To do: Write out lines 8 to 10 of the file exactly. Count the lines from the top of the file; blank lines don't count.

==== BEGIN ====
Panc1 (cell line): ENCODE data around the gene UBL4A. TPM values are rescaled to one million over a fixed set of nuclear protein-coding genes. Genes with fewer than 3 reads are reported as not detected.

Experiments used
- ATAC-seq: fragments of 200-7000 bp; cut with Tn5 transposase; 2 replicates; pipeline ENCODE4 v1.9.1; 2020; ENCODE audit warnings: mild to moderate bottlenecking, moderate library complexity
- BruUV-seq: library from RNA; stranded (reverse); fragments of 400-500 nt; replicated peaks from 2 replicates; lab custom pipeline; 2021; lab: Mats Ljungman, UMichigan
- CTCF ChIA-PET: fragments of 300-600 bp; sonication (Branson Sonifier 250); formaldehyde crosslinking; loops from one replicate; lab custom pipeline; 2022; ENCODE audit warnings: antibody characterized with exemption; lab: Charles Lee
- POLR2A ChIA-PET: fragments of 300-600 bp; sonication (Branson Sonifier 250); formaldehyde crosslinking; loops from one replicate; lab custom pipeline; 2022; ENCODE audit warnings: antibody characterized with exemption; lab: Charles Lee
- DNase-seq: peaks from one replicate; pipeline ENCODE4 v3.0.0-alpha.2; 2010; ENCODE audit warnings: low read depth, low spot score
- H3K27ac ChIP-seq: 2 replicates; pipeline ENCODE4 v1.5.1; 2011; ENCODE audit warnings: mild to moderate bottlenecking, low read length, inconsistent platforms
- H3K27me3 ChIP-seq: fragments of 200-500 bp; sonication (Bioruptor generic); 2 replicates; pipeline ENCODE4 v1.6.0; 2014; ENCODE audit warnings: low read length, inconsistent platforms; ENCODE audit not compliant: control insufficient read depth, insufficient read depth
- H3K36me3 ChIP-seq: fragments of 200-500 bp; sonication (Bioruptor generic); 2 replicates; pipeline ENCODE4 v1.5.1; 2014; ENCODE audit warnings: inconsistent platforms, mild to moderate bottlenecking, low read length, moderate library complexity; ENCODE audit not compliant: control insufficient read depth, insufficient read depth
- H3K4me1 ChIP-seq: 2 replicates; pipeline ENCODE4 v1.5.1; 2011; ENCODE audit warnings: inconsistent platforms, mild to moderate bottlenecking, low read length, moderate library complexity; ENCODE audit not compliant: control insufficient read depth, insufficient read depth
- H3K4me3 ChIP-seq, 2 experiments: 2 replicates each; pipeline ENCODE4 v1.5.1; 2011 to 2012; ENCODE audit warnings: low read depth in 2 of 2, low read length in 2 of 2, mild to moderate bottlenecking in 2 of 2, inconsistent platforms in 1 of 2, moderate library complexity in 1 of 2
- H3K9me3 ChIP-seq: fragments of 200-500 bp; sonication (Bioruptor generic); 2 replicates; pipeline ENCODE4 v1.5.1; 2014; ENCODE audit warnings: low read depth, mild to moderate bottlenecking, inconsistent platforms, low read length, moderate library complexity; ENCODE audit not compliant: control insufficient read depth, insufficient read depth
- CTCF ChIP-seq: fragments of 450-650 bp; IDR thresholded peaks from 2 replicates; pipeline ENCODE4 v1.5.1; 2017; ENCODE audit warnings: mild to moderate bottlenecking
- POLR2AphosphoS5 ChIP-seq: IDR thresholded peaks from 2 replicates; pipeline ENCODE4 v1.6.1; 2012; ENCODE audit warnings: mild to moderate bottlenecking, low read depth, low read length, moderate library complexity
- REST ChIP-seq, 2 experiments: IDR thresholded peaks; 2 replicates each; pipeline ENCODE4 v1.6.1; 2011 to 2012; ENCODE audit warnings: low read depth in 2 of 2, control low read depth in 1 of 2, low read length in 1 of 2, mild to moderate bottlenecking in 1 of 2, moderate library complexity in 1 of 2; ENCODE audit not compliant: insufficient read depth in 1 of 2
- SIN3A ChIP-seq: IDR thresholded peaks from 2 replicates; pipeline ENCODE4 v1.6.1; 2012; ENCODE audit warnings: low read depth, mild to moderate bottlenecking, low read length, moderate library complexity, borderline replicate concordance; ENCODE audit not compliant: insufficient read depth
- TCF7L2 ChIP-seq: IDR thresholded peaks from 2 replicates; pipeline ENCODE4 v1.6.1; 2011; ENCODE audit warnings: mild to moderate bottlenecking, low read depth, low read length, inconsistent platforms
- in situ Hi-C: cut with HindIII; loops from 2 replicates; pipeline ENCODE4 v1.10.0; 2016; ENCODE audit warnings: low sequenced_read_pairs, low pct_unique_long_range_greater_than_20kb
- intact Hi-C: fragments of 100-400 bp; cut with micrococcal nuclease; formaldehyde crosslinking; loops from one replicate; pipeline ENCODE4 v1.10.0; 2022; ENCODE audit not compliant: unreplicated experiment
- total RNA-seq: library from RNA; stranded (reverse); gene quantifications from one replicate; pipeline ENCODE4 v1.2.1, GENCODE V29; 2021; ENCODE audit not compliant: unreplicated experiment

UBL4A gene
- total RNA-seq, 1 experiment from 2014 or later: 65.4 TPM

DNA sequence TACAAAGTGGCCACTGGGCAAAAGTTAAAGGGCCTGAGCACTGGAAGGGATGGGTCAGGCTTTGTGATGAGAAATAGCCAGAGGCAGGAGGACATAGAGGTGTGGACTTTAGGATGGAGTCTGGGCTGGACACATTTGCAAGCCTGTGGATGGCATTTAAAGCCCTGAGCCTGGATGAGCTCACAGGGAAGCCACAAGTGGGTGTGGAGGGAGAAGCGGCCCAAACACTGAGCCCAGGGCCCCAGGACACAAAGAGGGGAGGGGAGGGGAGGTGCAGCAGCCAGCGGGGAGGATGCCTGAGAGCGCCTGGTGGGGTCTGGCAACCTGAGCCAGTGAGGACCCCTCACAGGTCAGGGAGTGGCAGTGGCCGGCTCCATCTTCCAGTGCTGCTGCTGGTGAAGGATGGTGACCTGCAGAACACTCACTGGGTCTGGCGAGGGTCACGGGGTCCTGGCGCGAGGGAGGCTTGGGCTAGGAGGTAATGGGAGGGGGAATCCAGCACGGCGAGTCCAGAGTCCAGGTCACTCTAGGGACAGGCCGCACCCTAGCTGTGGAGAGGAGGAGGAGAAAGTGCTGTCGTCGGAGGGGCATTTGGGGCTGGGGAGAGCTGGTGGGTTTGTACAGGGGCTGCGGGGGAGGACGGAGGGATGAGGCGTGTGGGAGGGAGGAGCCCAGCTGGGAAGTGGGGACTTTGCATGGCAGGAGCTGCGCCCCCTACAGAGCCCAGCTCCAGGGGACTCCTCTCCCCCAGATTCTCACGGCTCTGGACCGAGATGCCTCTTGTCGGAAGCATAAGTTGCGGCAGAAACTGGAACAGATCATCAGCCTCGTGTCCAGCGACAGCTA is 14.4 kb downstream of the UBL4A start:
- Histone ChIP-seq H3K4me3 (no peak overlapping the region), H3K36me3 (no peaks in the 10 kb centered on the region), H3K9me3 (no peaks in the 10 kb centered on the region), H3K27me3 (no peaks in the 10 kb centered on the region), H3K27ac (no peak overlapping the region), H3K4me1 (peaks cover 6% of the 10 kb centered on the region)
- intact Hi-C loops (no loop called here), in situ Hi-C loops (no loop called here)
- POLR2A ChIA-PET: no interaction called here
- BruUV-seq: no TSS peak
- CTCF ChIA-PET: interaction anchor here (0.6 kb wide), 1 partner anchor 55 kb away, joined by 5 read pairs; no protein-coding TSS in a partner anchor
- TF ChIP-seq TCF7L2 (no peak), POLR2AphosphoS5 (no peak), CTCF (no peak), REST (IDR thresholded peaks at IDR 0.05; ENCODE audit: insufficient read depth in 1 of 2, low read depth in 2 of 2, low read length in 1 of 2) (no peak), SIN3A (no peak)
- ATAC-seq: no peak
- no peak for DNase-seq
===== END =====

- H3K27ac ChIP-seq: 2 replicates; pipeline ENCODE4 v1.5.1; 2011; ENCODE audit warnings: mild to moderate bottlenecking, low read length, inconsistent platforms
- H3K27me3 ChIP-seq: fragments of 200-500 bp; sonication (Bioruptor generic); 2 replicates; pipeline ENCODE4 v1.6.0; 2014; ENCODE audit warnings: low read length, inconsistent platforms; ENCODE audit not compliant: control insufficient read depth, insufficient read depth
- H3K36me3 ChIP-seq: fragments of 200-500 bp; sonication (Bioruptor generic); 2 replicates; pipeline ENCODE4 v1.5.1; 2014; ENCODE audit warnings: inconsistent platforms, mild to moderate bottlenecking, low read length, moderate library complexity; ENCODE audit not compliant: control insufficient read depth, insufficient read depth